New pastor settles in at Farmington LutheranWhen Kevin Westhoff was a junior in high school, his pastor pulled him aside and suggested he consider a career in the ministry. “I think you have a gift for this,” Westhoff remembers him saying.
By: Nathan Hansen, The Farmington Independent
When Kevin Westhoff was a junior in high school, his pastor pulled him aside and suggested he consider a career in the ministry. “I think you have a gift for this,” Westhoff remembers him saying.
The conversation made such an impression that when Westhoff graduated the following year he enrolled at the University of Minnesota to study engineering.
It wasn’t that Westhoff had a particular passion for engineering, but math and science came easily to him, and having grown up on a farm, agricultural engineering seemed like a sensible career path.
That path didn’t lead anywhere Westhoff wanted to go, though. By his sophomore year, he realized engineering didn’t interest him enough to make it a career. He started taking communication classes and classes that helped develop organizational skills. He also started talking to all of the pastors he could find, including the pastor from his home church near Henderson, about what went into the job.
On Sunday, Westhoff was installed as senior pastor at Farmington Lutheran Church.
Westhoff has made a career of building communities, even before he attended seminary at Luther College. After graduating from the University of Minnesota he took a short-term job recruiting for a chapter of his fraternity at the University of Maine.
“They were in a spot where it was ready to be shut down,” he said.
The fraternity got some alumni support, though, and things turned around. Westhoff called it “a million dollar experience that you wouldn’t pay a dime for.”
Westhoff’s first pastoral position, while he was still a student at Luther, was in Rapid City, S.D. That’s where he came across the ministry style he still uses today, a process that emphasizes identifying a congregation’s vision and using that to shape everything a church does. He said it’s his job to help a congregation understand the gifts it has.
“I’m at my best working with a lot of great folks who can say, ‘Here’s how it’s done,’” Westhoff said.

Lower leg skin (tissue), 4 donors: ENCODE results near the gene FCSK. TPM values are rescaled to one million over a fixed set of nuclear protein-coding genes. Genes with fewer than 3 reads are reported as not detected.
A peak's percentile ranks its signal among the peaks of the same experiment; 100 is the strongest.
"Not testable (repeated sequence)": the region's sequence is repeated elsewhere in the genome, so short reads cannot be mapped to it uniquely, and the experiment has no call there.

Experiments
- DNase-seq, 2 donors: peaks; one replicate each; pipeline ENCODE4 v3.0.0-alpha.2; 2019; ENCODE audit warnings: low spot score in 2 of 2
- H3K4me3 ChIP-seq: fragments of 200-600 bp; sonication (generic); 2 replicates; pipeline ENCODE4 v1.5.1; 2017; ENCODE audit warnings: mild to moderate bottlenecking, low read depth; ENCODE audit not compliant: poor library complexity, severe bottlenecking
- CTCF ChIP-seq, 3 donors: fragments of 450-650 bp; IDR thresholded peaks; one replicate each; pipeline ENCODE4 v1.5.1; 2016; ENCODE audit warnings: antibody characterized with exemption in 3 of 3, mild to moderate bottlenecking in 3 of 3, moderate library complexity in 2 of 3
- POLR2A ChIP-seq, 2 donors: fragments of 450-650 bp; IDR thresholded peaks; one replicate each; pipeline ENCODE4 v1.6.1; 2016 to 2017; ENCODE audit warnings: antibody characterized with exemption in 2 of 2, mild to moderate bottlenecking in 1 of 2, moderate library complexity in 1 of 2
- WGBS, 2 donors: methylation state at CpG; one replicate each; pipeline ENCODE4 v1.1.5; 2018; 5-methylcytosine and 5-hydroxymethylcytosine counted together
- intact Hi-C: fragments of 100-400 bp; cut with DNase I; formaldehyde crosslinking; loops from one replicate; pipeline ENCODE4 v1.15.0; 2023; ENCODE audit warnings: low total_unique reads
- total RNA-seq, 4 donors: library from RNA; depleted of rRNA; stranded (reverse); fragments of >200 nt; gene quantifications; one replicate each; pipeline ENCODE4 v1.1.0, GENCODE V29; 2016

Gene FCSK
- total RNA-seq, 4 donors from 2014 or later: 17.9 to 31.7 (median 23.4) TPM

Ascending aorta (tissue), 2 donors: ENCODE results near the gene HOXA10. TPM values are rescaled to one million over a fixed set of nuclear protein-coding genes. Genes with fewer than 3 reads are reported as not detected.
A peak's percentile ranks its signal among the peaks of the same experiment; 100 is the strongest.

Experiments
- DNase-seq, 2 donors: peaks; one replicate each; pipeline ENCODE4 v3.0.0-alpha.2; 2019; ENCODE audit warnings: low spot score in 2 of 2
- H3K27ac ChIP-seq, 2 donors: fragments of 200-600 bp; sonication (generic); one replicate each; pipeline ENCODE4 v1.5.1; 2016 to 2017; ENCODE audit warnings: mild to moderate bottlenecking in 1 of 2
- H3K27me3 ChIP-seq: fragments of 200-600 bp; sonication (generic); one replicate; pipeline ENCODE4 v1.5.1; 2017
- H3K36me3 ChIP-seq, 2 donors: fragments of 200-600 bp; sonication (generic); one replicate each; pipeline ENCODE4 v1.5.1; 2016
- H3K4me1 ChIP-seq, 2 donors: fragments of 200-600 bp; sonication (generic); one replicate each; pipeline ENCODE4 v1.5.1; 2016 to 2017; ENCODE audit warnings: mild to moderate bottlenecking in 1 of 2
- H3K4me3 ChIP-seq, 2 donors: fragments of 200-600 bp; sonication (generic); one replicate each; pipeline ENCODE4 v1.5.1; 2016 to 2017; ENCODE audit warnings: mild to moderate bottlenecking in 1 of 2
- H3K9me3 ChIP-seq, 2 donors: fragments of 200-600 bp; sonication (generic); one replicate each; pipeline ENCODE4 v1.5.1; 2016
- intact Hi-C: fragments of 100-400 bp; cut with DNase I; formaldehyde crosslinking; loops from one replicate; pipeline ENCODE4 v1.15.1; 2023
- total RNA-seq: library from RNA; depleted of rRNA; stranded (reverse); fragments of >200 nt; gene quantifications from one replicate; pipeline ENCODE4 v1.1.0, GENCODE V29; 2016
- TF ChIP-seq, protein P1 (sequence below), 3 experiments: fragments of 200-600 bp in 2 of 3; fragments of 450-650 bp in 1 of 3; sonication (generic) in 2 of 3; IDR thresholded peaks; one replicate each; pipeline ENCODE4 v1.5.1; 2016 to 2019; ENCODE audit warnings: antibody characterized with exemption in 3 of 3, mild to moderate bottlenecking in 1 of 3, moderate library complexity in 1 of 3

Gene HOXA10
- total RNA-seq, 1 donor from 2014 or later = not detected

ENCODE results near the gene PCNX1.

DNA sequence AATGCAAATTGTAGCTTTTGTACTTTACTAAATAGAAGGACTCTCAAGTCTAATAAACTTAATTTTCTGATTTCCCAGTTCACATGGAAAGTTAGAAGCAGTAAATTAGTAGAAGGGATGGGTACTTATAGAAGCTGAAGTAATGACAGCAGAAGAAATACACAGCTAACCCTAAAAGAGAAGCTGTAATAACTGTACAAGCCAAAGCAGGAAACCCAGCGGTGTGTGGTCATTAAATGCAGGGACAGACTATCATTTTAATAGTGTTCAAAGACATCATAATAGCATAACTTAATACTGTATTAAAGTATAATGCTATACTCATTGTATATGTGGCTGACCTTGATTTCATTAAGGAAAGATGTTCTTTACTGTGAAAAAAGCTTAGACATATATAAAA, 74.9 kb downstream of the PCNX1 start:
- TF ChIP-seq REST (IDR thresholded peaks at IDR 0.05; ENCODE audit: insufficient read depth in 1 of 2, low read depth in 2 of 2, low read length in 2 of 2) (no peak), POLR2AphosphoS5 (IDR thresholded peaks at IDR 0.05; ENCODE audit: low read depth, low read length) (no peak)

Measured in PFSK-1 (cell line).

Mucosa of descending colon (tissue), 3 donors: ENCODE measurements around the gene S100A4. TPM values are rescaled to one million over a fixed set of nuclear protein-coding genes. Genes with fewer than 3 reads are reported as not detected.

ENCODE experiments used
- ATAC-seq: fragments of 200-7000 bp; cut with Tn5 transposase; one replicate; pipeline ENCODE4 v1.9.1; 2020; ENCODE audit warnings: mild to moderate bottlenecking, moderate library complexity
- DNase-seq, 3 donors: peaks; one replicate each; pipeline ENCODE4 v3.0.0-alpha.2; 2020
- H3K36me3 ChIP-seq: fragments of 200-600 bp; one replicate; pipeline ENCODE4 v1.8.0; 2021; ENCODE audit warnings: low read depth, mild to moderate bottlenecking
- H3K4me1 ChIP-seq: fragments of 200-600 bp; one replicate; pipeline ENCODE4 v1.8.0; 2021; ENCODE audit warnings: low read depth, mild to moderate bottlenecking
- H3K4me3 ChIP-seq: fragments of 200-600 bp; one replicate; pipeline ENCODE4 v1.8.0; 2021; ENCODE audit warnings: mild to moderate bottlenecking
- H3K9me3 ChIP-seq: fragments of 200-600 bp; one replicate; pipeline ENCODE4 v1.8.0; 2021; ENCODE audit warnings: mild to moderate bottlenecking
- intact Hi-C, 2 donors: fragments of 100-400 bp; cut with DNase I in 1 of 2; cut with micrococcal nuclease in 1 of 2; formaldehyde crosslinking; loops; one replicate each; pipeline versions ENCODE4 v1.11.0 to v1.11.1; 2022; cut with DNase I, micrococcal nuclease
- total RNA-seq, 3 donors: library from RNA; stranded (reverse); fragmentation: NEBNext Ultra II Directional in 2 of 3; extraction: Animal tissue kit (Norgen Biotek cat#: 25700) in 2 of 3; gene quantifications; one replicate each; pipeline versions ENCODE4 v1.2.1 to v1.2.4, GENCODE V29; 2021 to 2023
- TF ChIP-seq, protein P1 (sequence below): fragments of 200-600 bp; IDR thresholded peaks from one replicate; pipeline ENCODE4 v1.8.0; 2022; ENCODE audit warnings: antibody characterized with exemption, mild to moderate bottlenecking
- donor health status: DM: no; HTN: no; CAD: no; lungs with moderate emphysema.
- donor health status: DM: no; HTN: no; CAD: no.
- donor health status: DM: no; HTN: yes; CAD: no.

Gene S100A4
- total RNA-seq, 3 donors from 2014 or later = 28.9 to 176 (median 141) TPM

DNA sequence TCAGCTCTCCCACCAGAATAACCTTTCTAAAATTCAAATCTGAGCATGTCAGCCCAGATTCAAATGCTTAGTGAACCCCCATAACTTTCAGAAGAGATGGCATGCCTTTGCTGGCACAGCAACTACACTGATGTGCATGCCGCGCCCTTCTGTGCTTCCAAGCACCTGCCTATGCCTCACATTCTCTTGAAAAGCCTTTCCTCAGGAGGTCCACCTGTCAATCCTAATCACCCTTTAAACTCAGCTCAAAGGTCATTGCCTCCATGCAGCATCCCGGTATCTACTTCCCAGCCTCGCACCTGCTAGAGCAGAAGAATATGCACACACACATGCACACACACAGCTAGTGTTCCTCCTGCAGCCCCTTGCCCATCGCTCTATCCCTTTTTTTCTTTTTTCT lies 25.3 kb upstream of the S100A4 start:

In 2000, after graduating with a Master of Divinity, Westhoff took a position as an associate pastor in Spring Valley. He was there for 3 1/2 years before he was called to a church in Plainview.
Like that old fraternity chapter, the Plainview church was in rough shape when Westhoff arrived. Over seven years, the congregation had shrunk by half. The church had unpaid bills and its future was uncertain.
Things turned around under Westhoff’s leadership. Attendance picked up from a little more than 100 to 200 or more. Giving doubled.
“I’m really proud of those folks, because in seven years they really took off,” Westhoff said.
Westhoff was happy in Plainview, but earlier this year he got a visit from the Bishop of his synod. The message he got during that visit that Westhoff’s skills could be useful as a senior pastor. In March, Westhoff let the Synod know he was open to another call.
There were a few interviews right away, but Westhoff knew quickly that none of them was right. He had seen the posting at Farmington Lutheran and been intrigued by the church’s focus on youth and family ministries and on mission work, but it was an old posting. Westhoff figured it had been filled.
Then he got a call about interviewing in Farmington.
Westhoff’s first interview at Farmington Lutheran lasted three hours and was encouraging for both sides.
“I remember going home that night and thinking, ‘Hey, there’s really something to this,’” Westhoff said.
After a second interview, the church’s search committee voted unanimously to call Westhoff. There were more steps after that, but nothing happened along the way to change the results of that vote.
Westhoff came to work in Farmington at the beginning of last week. Since that day he has been doing a lot of listening, getting to know as many people as he can in the church. So far, things have gone well.
“Every day has been affirming,” he said. “There’s no buyer’s remorse.
Westhoff hopes to move to Farmington soon with his wife and their three children.